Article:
- Mike Sando, NFL Insider
Sometimes a leadership change produces sudden, extreme results carrying maximum shock value. The Cleveland Browns' decision to trade highly drafted running back Trent Richardson to the Indianapolis Colts comes to mind. New general manager Mike Lombardi publicly defined the organizational outlook in one swift, unanticipated move. Any pretense that the Browns were doing their best to win in 2013 dissipated in an instant. The front office sacrificed the present for the future with a Week 3 kickoff fast approaching. Dramatic stuff.
Other times, an organizational leadership switch produces change incrementally, creating confusion along the way. The Tampa Bay Buccaneers' quarterback situation under second-year coach Greg Schiano fits the profile. We should know the routine by now. Team hires new coach. New coach inherits quarterback. Awkward moments ensue, and the team moves on to another quarterback -- sometimes right away, sometimes after a little while. As hard as organizations try to pull in the same direction, that can be exceedingly difficult to accomplish when management, coaches and players are operating on different timelines.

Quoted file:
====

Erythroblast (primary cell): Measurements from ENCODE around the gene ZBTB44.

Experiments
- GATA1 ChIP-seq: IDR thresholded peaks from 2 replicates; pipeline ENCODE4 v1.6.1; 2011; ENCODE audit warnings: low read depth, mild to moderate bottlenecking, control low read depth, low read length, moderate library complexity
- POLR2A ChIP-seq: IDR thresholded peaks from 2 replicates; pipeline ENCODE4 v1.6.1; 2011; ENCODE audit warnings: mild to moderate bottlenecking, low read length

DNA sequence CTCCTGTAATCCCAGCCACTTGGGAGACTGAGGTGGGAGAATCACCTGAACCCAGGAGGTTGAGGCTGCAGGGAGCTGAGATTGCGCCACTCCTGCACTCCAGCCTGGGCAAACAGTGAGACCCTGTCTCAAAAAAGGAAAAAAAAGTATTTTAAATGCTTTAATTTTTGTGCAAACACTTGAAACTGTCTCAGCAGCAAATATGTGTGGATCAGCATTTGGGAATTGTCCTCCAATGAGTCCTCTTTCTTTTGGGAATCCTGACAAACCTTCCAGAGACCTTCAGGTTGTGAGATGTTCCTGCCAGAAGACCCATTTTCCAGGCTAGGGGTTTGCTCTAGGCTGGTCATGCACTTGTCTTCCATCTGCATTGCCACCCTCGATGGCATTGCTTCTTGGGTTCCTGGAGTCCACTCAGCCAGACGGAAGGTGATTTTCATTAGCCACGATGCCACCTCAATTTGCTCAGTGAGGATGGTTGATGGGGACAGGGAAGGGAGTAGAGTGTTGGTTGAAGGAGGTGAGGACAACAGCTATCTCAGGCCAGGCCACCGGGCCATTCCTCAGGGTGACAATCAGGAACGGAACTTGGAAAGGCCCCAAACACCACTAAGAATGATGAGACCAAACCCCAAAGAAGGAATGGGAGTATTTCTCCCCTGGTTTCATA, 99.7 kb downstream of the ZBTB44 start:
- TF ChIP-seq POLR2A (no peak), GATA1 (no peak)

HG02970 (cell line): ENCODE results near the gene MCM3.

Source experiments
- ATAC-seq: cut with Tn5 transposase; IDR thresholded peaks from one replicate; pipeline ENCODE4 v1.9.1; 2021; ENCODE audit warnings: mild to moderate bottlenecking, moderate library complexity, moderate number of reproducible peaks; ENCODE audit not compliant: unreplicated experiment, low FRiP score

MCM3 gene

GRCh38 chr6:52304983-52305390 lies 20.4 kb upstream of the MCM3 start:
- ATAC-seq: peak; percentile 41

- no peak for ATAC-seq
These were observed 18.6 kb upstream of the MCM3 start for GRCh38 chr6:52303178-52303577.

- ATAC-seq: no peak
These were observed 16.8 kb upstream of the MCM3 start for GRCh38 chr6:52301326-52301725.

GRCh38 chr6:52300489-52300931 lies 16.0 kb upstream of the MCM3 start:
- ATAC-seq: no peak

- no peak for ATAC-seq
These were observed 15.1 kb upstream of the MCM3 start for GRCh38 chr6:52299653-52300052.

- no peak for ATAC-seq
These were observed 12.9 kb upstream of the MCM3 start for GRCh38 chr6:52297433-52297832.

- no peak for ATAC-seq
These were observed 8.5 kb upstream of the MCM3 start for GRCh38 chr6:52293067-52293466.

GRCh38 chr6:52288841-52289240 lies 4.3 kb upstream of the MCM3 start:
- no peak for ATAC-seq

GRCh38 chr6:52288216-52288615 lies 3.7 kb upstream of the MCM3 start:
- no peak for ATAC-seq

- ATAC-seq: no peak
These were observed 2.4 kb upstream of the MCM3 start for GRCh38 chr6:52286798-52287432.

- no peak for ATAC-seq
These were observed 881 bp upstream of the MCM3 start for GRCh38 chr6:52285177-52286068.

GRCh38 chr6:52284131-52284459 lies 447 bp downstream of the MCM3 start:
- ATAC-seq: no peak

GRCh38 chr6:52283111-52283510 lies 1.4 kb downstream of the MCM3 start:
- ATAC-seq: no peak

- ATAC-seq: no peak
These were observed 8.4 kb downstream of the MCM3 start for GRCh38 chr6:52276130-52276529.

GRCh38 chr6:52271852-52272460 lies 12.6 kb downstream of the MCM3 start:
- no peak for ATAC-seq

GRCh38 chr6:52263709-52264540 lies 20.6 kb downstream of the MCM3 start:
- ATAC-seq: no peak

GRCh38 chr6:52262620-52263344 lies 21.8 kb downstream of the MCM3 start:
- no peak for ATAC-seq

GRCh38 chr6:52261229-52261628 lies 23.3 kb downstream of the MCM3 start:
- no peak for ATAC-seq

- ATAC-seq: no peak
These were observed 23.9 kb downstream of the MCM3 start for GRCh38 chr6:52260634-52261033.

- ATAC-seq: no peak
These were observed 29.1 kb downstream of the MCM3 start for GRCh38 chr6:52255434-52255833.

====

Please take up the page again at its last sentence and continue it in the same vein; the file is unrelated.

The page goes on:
Schiano and his quarterback, Josh Freeman, are not in sync. Schiano has a five-year deal running through 2016, with a rookie quarterback waiting for a shot. Freeman is two games into a contract year, with reason to wonder whether his coach has his back. Freeman might yet succeed as the Buccaneers' quarterback, but the odds have been stacked against him in ways a 25-year-old player could not reasonably anticipate.
Sometimes a leadership change produces sudden, extreme results carrying maximum shock value. The Cleveland Browns' decision to trade highly drafted running back Trent Richardson to the Indianapolis Colts comes to mind.